Playing Marbles 1950s and Present Day

Mention playing marbles and most people can recall stories of their childhood. The game has been around for hundreds of years and continues in popularity today.

I arrived at a local school today and to my delight the kids in the playground were playing marbles before school. The scene differed a little from my own school days in the 1950s, but the games purpose remained the same – to compete against a partner, trying to win your opponent’s marble rather than lose your own.

In the classroom I talked to the students about my own marble playing days and read the following passage from my 1950s school memoir book.

“Winter saw the emergence of marbles and knucklebones as favoured playtime and lunchtime activities. Marble season lasted a short time, the length possibly being dictated by teachers tolerance of arguments and upset players.

When marble season arrived I pleaded for pocket money and bought marbles from a toy shop in a corner of the Square. Mum made a little cloth drawstring bag to keep them in.  I’d start the season with a selection of small cats eyes, clear glass marbles with a colourful piece of glass in the centre and larger more sought after marbles called biggies. It wasn’t often I managed to win a steely to add to my collection.

We played at the edge of the field, on dry mud surfaces or where the grass was short. My marble collection was precious and I hated losing even the most boring looking marble, so I chose my playing partners carefully. The aim was to hit another marble, thus winning it from it’s owner, I didn’t want to go home with an empty bag. Sometimes my luck was in and I’d win a biggie off another player. Or, when a player was down on their luck they’d offer to swap a biggie for two cats eyes, keeping them in play.

Those unlucky enough to have empty marble bags watched on. Player concentration demanded silence and the click of glass marbles hitting each other preceded a triumphant cry from the winner.”

The children fascinated me by showing me the range of marbles now available to them. The largest, called Titanics, were so big I couldn’t imagine their small hands manipulating them with ease.

We discussed the differences in their game and mine, the major being I played on grass while they played on the asphalt courtyard. In my day we gathered in small groups. These children lined up in rows, facing their opponent, but still taking turns.

One boy complained that no one wanted to play marbles with him, as he is considered one of the best players and the others didn’t want to lose their marbles to him. So, some things haven’t changed.

Did you play marbles as a child? What are your memories of the rules of the game? What were the marbles like you played with? Take a trip down memory lane and tell us about your own marble playing experiences.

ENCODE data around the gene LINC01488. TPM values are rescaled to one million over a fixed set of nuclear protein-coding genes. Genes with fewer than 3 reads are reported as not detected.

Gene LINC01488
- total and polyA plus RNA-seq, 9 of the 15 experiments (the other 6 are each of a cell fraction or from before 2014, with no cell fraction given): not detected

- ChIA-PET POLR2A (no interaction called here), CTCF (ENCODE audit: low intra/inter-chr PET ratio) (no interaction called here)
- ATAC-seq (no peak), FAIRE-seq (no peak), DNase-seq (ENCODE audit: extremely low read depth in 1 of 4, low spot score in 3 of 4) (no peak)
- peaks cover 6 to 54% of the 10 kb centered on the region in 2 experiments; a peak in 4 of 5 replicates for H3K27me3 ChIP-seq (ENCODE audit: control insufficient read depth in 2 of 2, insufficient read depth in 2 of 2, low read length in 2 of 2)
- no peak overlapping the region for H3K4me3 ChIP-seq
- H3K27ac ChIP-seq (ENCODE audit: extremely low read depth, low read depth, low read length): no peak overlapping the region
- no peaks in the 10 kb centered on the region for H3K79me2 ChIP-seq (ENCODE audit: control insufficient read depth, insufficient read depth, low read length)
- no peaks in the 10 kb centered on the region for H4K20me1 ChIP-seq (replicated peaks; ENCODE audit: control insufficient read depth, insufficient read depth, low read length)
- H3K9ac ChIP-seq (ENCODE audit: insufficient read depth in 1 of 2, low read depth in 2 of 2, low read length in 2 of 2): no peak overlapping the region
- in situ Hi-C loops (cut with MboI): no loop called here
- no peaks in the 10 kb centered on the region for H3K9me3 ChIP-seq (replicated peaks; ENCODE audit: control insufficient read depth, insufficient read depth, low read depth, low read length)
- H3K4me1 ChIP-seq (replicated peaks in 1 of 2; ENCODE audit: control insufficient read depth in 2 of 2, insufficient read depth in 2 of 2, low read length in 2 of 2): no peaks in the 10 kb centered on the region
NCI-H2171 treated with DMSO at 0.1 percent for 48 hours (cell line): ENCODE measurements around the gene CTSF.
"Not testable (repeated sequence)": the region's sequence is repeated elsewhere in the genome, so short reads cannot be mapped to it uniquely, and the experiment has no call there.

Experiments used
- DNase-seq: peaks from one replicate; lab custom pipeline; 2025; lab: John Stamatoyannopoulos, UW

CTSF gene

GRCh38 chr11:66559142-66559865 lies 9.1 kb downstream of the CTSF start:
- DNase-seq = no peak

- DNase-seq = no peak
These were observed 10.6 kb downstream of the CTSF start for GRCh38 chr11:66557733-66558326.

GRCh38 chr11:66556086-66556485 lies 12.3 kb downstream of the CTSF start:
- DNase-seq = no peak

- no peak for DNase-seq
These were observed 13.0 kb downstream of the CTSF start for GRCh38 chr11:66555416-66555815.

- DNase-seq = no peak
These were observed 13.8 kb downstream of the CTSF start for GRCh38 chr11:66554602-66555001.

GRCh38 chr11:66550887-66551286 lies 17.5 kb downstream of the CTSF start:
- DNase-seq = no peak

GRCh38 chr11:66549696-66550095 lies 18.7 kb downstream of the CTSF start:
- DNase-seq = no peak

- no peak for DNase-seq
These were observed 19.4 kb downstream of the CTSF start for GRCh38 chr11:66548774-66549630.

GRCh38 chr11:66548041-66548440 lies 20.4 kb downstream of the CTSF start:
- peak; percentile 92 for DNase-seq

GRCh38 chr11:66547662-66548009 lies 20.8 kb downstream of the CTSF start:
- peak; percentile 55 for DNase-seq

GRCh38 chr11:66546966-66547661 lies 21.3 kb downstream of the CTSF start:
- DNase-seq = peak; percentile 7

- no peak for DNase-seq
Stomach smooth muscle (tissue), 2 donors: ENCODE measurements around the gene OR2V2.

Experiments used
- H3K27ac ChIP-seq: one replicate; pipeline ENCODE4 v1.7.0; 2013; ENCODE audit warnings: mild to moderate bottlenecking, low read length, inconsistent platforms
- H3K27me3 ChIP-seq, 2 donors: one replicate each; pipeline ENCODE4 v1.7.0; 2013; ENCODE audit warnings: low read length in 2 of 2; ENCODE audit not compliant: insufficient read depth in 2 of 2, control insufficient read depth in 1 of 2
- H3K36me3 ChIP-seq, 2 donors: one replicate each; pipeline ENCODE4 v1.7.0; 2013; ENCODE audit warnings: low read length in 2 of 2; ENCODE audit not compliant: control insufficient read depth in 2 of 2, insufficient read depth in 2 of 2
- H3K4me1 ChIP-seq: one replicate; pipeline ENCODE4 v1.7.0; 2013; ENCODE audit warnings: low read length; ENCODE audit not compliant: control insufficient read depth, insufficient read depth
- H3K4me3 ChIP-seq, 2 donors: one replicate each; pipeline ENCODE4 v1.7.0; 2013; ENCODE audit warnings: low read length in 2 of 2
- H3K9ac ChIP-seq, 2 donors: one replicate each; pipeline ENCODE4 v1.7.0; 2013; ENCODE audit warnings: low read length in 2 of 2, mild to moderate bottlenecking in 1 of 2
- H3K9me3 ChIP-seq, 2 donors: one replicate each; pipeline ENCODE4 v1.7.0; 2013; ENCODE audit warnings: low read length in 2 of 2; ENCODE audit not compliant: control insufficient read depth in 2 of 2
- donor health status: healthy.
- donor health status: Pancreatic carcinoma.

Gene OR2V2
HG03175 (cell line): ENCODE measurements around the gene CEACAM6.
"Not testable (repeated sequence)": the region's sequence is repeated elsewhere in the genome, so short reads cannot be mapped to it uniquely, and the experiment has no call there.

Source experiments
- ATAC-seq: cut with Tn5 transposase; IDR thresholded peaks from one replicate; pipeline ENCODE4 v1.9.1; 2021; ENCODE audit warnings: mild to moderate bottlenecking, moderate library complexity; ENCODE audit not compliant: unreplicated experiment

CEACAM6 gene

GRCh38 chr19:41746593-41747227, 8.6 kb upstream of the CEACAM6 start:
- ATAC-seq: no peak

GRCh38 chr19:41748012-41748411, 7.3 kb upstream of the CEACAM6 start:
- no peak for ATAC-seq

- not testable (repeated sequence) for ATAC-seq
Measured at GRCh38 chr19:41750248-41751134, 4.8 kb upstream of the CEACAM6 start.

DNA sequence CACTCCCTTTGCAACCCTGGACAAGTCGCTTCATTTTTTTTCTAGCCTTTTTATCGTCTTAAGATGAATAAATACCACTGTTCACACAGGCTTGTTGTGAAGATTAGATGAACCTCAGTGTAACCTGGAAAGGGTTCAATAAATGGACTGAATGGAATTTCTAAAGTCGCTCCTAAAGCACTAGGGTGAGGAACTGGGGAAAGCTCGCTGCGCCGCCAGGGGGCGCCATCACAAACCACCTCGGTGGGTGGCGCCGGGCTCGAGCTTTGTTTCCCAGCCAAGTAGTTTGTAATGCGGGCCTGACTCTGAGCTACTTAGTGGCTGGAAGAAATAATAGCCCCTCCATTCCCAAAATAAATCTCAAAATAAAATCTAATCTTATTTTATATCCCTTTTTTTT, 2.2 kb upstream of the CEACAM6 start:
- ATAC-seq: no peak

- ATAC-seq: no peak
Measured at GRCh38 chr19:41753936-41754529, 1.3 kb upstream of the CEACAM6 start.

9 thoughts on “Playing Marbles 1950s and Present Day

  1. I still have all the marbles I had as a child, I just don’t have the heart to throw them away. I can remember playing “Ringer” in a group at school and the more we had in the group the better, but we also had many versions as wel,l even just for two players

  2. Greetings! I’ve been following your site for a long time now and finally got the bravery to go ahead and give you a shout out from New Caney Tx! Just wanted to mention keep up the good work!

  3. As an introverted, 14 year, old girl, now a days, hobbies are fairly different, me and my friends play video games and such. When I was younger I had never even thought about marbles (I never really knew what they were for, and cared even less.) but a year or so ago I learned that my dad used to play marbels when he was a kid, wich sparked my interest in collecting them, simply for sentimental purposes. Today though, I bought a package of marbles and had my dad teach me the rules. It’s a very fun game.

  4. I loved marbles! I think we drew a chalk line in the playground and tried to knock off our opponents marbles. Didn’t they have bigger ones too – called ‘lobbers’? I also loved what we called Jacks (another name for Knucklebones). Those were the days!

  5. Use to play at recess in grade school. We played on dirt dug holes with the heels of are shoes. Was such a fun time. Today I got to show my 3yr old granddaughter my collection of marbles. Also got to pull out my marble holder as a kid. A gas mask holder with 535 marbles written on it.

  6. My Dad was from a back to back in Leeds, and they used to “laik tors”, local dialect for playing out with marbles! His Mum had a lovely wooden circular solitaire board (about the size of a bread board) to hold marbles which has survived.

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